You're so like your mother in some ways. Your face is the dead image of hers. And look at your hair. You won't meet hair like yours and hers again in a month of Sundays. I only know of one other woman who had it. You'll think it strange when I tell you. It was my mother.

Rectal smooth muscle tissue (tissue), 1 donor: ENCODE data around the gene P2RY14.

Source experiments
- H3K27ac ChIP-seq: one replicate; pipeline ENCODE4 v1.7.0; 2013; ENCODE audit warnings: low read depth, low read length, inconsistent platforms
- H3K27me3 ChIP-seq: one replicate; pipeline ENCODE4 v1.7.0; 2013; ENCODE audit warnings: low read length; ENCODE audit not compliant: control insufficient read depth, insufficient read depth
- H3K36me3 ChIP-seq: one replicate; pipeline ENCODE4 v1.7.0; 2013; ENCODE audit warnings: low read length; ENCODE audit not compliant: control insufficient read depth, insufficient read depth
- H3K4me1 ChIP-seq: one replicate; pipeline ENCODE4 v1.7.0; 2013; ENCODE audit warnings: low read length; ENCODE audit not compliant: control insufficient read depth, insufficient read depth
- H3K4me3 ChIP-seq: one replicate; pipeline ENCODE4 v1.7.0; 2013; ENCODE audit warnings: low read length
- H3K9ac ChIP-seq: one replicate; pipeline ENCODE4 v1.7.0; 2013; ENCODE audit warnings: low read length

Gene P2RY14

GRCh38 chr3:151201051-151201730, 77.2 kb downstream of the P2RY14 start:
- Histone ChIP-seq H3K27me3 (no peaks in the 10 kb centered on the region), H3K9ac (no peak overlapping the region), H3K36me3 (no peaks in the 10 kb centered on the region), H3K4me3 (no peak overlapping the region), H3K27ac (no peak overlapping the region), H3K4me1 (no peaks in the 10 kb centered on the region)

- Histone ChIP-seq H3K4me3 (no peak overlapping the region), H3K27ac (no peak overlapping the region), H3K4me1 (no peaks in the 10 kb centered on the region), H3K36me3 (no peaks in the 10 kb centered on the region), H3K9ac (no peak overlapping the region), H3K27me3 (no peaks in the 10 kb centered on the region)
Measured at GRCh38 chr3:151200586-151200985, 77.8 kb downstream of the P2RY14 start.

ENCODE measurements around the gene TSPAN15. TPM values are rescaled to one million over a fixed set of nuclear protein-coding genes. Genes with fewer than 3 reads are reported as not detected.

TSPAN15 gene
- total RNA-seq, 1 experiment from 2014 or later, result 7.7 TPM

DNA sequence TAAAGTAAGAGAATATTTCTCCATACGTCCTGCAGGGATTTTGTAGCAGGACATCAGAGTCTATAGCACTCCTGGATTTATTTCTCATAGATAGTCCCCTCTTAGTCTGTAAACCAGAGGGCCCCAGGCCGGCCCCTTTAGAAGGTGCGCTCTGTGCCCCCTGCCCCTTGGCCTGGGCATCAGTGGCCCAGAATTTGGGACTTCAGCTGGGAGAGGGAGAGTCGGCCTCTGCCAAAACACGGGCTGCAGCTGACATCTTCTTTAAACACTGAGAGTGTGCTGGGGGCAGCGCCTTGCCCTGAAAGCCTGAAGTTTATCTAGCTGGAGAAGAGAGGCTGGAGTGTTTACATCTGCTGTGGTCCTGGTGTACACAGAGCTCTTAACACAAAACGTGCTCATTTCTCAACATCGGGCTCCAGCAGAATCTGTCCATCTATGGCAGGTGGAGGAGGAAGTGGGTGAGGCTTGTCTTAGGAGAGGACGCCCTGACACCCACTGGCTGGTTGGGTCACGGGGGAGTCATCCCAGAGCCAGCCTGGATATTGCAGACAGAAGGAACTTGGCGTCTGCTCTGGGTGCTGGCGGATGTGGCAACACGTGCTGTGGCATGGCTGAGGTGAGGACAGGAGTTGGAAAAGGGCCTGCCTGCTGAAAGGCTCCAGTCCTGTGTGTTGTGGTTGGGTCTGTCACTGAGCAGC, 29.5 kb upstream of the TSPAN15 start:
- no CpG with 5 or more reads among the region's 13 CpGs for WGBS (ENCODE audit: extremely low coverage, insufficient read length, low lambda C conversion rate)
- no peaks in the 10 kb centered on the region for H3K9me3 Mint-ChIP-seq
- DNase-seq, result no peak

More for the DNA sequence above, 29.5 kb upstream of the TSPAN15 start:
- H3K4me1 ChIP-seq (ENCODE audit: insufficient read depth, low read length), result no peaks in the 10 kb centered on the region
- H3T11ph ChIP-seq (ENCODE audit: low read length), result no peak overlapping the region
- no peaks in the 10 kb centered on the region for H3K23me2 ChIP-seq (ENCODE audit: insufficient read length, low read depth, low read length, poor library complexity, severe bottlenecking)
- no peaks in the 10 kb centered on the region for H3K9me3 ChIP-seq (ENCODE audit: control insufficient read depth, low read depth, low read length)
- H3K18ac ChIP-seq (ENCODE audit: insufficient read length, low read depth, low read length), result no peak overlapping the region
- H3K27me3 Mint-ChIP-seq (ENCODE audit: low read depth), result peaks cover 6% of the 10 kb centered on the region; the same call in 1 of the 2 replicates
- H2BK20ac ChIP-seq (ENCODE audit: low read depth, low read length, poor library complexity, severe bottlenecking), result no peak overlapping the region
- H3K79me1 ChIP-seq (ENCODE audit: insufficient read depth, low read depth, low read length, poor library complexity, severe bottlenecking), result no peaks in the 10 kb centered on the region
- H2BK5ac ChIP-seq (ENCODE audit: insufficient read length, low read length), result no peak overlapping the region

Brant makes this strange compliment, or rather confession, to Lavinia in Act I of "Homecoming." It situates him square in the Oedipal drama that structures the trilogy. Brant loves those who substitute for his mother, the defiant Marie Brantôme. The point of fixation of his fantasies is the Mannon women's lustrous hair. This fixation becomes a recurrent motif the Mannon men, similarly locating them in the incestuous Mother-Son relation.